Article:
Digging up Fossils!

7 teachers like this lesson
Print Lesson

Objective

SWBAT participate in a mock fossil dig and use a simple key to identify fossils from the Pliocene Age in North Carolina.

Big Idea

Fossils can informa us about past environments.

Opener

15 minutes

I ask students to reflect upon how fossils are identified.  They need to either write down 3 thoughts and share them with a partner. As I do this activity with smaller groups so that I can supervise the fossil extraction and have conversations with them as they engage in the activity, I have the students share out with the entire small group.  Here is one girl sharing her ideas.

Engage

45 minutes

After students share their ideas about how fossils are identified, I tell the students that today they are going to go on a fossil dig!  I use fossils I ordered online. The fossils arrive in a matrix of pebbles and some sand which gives the student the experience of digging. The pieces are very small so I also supply magnifying glasses and tweezers.  Students sort their finds into piles on a plate. Once they are certain that the sand and pebbles contain no more fossils, they can relocate the fossils to another paper or plate and refine their sort.  I make xerox copies of the key that comes with the fossil matrix kit.  Student uses these sheets as a reference point though some of the pieces are so small it's not always easy to determine what they might have been a part of.  

I watch out for their tendency to jump to erroneous conclusions.  For example, a single rib from an ancient scallop shell may look like a fish vertebrae to an excited third grader.  I support students in writing specific, accurate details. If they are uncertain about their identification, I guide them to make statements about what something might be instead of definitely saying they've identified it.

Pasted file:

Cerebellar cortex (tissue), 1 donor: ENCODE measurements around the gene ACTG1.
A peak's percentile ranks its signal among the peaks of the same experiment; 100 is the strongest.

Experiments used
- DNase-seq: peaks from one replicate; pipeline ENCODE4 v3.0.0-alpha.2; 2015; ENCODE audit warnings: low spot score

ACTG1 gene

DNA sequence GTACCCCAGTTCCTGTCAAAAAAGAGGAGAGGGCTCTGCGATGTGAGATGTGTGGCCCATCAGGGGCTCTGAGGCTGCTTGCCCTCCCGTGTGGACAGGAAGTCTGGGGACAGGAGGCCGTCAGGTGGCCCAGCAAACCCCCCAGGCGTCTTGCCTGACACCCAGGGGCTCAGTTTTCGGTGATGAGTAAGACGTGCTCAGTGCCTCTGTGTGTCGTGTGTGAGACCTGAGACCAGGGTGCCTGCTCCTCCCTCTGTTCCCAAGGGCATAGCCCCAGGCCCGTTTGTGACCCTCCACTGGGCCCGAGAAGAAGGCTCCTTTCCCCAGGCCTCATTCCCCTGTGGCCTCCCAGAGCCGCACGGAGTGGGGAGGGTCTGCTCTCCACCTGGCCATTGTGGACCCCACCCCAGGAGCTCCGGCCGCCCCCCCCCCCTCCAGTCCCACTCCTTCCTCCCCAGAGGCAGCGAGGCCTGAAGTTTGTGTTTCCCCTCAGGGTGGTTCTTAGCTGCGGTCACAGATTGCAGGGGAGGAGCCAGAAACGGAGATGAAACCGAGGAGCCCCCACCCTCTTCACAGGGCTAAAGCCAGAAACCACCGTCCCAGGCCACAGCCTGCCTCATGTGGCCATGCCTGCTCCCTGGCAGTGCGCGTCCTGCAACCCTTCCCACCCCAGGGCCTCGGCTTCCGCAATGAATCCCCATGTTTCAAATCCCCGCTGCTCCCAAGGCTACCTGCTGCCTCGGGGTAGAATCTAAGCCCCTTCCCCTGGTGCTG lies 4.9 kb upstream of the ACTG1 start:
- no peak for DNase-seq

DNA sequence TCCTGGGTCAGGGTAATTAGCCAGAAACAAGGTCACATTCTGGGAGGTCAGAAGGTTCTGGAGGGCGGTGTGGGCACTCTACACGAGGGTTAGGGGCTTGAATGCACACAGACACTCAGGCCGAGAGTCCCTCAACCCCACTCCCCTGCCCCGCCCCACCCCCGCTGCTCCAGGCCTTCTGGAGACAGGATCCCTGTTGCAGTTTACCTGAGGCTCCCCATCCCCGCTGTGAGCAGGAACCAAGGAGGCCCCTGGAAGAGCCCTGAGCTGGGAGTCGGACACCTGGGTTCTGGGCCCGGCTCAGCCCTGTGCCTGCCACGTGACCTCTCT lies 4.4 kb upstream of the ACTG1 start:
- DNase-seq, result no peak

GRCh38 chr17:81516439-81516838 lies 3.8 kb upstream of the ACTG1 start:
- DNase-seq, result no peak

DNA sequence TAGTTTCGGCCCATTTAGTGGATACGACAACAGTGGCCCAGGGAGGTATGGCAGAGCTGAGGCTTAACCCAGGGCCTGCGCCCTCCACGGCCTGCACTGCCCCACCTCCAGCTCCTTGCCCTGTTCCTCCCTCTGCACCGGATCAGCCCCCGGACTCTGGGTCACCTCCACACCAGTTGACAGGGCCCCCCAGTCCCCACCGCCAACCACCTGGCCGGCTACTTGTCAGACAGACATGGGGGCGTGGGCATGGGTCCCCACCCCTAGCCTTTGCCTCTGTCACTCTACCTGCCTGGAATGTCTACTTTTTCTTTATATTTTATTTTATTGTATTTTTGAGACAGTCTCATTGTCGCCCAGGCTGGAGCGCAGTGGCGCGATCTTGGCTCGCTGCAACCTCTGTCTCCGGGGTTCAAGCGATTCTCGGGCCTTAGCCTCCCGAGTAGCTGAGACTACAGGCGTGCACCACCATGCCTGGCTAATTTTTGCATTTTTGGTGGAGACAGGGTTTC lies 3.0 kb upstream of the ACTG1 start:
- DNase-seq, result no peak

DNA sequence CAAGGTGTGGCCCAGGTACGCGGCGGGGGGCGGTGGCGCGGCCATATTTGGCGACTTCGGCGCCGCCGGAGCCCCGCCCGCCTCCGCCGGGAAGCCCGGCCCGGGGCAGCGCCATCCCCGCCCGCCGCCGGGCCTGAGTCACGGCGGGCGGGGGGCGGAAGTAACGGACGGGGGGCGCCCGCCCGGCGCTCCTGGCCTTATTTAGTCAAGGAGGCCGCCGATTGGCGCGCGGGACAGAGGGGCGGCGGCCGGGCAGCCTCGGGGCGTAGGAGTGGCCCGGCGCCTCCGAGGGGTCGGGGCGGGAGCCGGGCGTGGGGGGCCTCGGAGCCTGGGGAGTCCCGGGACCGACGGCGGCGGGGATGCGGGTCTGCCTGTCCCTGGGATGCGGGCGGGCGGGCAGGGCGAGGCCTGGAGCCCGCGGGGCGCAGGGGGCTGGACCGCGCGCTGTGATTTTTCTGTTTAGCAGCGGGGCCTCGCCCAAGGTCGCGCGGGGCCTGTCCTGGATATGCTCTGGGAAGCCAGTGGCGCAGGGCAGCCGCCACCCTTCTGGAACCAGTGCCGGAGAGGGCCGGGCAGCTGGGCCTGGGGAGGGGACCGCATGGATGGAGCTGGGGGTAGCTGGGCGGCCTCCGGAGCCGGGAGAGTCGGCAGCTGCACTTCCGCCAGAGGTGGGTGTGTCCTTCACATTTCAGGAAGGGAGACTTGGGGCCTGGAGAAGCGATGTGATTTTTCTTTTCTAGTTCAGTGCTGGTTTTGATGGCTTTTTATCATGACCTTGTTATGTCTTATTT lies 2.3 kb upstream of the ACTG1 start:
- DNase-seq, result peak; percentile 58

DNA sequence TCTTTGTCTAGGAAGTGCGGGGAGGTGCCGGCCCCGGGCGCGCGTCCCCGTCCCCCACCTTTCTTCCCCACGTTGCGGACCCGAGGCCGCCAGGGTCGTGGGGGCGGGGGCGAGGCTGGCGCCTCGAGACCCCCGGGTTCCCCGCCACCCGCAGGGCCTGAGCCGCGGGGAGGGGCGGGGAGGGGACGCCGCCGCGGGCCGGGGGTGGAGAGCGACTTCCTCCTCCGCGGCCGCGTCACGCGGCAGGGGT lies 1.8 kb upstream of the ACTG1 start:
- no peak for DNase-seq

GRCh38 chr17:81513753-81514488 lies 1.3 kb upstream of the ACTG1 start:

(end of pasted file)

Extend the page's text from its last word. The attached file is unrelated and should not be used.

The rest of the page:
The Pliocene matrix from North Carolina has some megalodon teeth and I also order a fossil kit that contains Devonian mosasaur teeth from Morocco.  I made certain that the students kept these two piles separate, as they represent very different time periods and as well as different geographic locations.  

 


Writing for Science

25 minutes

I ask students to write down their initial observations about the sorting process, using these questions as a focus.  I found that my class was engaged in the sorting for the entire class period so I sent these reflection questions as homework. Here as an example of student work.

  • What is the most difficult about sorting the fossils?  Why?
  • What have you learned as you sort?
  • Which types of fossils seem to be the most common (abundant)?
  • Which fossils are you the most curious about?  Why?
  • What tools did you use to assist you in the sorting process?

Enrich/Extend: Mosasaurs

20 minutes

For students who are interested in learning more about the very successful mosasaur group, the megalodon is an extremely interesting example.  This is an interesting mosasaur size comparison.  Here is some additional information about the giant mosasaur.  Finally, here is some information for the students about the adaptations that helped them be successful, which ties nicely into our overall study of how some animals adapt and survive, some do not, and how some adaptations are beneficial in some circumstances but detrimental in others.